Last week I posted on LinkedIn about my data literacy story. My data literacy story is one of poverty and a long road toward where I am today. As a former grocery store clerk, I struggled to make ends meet like many do today. Data literacy is needed for people not only to compete in a job market but also to put food on the table. Data literacy isn’t just a corporate initiative; it can change lives.
My story resonated with many people; these posts are the most popular when discussing my struggles. I didn’t share my story about poverty for a long time because I felt ashamed. Of course, this is foolish thinking. When I did start talking, I would dissemble by talking about some of the “sillier” things I’ve done, like being a telephone psychic for Miss Cleo. With age, I have learned to embrace my background and let it empower me and hopefully inspire someone struggling today. I rarely saw my story represented in tech and data, and I want others to see themselves. There’s always hope, even when it’s dark.
Poverty wasn’t new to me as an adult. I was a child of a single mother, and the word “dad” felt foreign to me. Not having grown up with a father and seeing my mother struggle with food stamps and welfare impressed on me the struggles of women and what they still accomplish in the face of adversity. My mother had children relatively young, and while we lived on food stamps, she was always invested in learning and doing more. She never stopped trying to be more. Of course, she has guilt from those years, feeling she hadn’t spent enough time with her kids, but she set an example that left an indelible mark.
Not having grown up with a father and only seeing my mother struggle with food stamps and welfare impressed on me what women struggle with and still accomplish in the face of adversity.
Eventually, she no longer needed food stamps, remarried, and we moved to the ‘burbs. But that woman, the strong one who never let poverty stop her, lived in my memory. I’d love to avoid the topic, but the move to the ‘burbs came with a healthy dose of religion too. It was the life I was brought up in, even before my mom remarried, and I never knew otherwise. My high school years were marked by religion classes, church every weekend, chapel every day, and teaching me that gay people were going to hell, and so were my catholic grandparents. Fast forward to my early 20s, I didn’t believe gay people or Catholics were going to hell. My church released me, and so did my family.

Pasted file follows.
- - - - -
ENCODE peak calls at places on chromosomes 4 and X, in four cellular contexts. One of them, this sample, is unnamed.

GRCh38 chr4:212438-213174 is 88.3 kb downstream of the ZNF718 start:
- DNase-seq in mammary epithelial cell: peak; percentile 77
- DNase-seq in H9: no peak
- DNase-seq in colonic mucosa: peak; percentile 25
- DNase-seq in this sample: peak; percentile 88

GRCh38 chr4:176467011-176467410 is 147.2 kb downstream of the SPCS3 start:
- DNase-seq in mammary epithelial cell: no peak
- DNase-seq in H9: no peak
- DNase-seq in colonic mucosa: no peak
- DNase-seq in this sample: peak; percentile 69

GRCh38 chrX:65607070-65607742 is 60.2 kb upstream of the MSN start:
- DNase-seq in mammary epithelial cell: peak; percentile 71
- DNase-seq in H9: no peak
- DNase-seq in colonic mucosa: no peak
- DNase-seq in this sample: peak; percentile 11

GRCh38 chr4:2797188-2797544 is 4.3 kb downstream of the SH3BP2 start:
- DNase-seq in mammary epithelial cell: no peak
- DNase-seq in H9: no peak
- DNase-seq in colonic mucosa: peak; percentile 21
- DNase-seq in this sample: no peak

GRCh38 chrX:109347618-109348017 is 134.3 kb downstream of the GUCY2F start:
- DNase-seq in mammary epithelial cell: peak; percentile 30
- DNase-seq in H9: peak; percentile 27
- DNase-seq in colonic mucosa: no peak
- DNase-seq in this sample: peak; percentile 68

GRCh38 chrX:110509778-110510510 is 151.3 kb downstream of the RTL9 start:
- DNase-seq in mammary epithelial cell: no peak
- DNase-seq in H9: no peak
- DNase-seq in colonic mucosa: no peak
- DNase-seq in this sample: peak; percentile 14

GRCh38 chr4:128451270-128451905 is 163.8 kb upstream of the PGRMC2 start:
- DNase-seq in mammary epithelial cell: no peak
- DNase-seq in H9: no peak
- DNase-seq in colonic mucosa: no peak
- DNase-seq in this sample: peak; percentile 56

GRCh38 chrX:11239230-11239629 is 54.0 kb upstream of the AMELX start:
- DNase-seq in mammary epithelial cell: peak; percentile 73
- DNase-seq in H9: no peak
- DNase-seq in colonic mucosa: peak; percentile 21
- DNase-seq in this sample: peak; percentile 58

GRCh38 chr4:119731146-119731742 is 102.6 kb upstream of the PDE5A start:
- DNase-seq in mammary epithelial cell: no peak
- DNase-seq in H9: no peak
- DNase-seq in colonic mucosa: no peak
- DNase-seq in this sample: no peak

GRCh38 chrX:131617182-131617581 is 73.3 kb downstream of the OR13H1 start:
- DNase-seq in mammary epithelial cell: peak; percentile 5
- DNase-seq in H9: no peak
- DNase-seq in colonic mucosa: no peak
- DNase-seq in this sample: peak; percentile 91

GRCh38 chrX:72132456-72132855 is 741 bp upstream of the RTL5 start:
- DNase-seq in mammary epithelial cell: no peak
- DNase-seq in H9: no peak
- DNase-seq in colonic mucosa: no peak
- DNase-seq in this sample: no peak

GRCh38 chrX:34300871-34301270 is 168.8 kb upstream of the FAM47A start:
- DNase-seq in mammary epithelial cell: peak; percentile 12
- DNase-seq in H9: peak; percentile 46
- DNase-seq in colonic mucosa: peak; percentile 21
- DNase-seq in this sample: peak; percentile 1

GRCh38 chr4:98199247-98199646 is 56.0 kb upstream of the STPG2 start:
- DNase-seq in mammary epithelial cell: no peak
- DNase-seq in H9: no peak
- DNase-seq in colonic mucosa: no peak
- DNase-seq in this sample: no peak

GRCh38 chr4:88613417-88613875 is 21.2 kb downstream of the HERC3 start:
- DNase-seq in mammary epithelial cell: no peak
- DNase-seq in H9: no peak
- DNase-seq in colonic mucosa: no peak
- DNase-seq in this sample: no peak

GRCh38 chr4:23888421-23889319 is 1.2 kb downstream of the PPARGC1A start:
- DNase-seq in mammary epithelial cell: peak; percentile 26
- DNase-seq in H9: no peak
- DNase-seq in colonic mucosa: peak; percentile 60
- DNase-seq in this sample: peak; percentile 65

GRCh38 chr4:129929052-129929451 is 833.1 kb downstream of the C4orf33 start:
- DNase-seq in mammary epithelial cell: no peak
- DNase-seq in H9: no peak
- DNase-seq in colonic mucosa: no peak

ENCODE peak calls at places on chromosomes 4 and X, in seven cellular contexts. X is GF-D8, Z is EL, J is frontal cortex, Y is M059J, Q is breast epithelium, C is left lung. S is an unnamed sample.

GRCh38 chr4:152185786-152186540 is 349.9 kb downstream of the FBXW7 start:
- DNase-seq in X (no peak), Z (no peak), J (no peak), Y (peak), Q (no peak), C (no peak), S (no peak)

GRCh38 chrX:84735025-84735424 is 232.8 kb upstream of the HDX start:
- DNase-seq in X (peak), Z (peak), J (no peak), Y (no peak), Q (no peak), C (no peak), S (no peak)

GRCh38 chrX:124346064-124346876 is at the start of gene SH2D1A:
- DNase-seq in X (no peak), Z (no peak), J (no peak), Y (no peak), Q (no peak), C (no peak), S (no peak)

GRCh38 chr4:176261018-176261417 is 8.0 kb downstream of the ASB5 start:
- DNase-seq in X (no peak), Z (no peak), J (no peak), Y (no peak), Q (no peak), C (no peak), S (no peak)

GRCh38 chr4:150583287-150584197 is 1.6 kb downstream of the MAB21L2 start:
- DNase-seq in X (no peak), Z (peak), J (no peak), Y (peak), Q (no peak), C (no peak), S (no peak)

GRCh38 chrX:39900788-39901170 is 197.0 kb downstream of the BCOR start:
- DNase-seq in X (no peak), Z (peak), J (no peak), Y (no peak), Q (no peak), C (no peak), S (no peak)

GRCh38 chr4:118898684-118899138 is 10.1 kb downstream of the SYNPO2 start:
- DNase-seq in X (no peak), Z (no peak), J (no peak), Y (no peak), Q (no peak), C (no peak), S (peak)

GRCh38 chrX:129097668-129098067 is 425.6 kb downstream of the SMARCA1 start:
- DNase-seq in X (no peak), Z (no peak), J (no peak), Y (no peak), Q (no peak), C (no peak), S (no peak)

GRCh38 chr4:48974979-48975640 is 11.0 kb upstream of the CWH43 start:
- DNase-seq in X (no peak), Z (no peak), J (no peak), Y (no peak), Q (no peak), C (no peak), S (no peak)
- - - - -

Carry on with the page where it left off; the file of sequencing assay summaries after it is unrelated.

The poverty I knew as a child returned as an adult. I couldn’t get funding for college because my parents refused to sign the financial aid forms, and the church whose college I had been attending excommunicated me. The only choice was to make a go of it on my own or be homeless. I found an apartment I could barely afford at $450 a month and a car falling apart around me. At the time, I lacked tangible job skills, so I started as a grocery store clerk. There were days I would go without meals and had to wait until my next paycheck. Some days I would scrounge for loose change to see what I could afford. Oddly, I didn’t qualify for food stamps, and the government said I made too much. Eventually, I worked my way up to management, working in the cash office for the grocery store.
Working in a cash office taught me skills I have with me to this day. Who knew I’d still use 10-key calculator skills; I’m excellent at my own taxes. This job was the foundation to where I would go next, even if I didn’t see it then. Working in a cash office led me to office jobs, and I became a “collector.” Collecting is where my data story really starts. Spreadsheets abound when you are trying to manage an AR portfolio, and you’re tasked with collecting money for your paycheck. Building relationships is key to collecting money from businesses or setting up payment plans.
Excel is a gateway skill for many in the data world, and it was the gateway for me. It’s a gateway for folks in service industries, not dissimilar to me. People leaving restaurants are figuring out that they need data skills to work in other roles, even if they aren’t “data jobs.” A friend of mine has worked in restaurants her whole adult life. Now she’s thinking of transitioning to work in the corporate leasing industry. What does she need to learn? Excel.
While talking about R, Stats, Python, and many other advanced data skills, we should never lose sight of the gateway skills that help people start their data journey. Does it mean attending a BootCamp or getting a certification? Not all the time. Sometimes it means a class focusing on Excel and how rows and columns work. What do aggregations mean, and how you can pivot data? Data journies frequently for career changers who are trying to navigate a changing job market, and lack many options. People like me. Yet, by providing these skills, you are increasing their chances of thriving every day.
This is why it’s essential to think about where people start, and consider not everyone needs to be an analyst. Unless you ask people where they are today, you can’t help them where they need to go. Sometimes they just need a job to keep a roof over their head. I started off with a calculator and handwritten spreadsheets. Eventually, that led me to Excel, which led me to Tableau. I’ve taken a Six Sigma Greenbelt. Now, 25 years later, I’ve worked for multiple analytics platforms and taught people how to use them worldwide. I started my career somewhere people would have never imagined, but here I am. Over the years, while I have invested in education, I’ve never returned to college. Learning doesn’t always happen in the hallowed halls of academia.
I am the product of poverty.
Someone out there needs to be given that chance too. What will you do to help them?